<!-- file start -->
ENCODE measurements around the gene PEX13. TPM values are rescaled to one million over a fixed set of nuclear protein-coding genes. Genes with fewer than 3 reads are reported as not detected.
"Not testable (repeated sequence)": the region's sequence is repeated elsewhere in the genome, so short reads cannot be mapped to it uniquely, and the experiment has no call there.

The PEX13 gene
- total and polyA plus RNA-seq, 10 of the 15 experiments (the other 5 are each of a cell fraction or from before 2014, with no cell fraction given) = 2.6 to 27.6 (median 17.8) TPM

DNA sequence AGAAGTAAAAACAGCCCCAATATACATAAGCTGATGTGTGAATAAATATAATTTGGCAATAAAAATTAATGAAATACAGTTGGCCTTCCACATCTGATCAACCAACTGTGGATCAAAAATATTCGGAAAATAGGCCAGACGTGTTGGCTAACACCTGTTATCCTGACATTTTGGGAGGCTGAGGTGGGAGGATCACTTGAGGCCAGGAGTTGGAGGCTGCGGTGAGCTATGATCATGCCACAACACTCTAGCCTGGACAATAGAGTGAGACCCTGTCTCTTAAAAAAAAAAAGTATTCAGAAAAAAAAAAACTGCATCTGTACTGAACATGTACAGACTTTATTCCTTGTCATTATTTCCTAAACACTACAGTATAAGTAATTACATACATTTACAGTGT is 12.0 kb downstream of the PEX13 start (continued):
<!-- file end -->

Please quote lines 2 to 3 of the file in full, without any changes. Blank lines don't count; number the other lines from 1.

"Not testable (repeated sequence)": the region's sequence is repeated elsewhere in the genome, so short reads cannot be mapped to it uniquely, and the experiment has no call there.

The PEX13 gene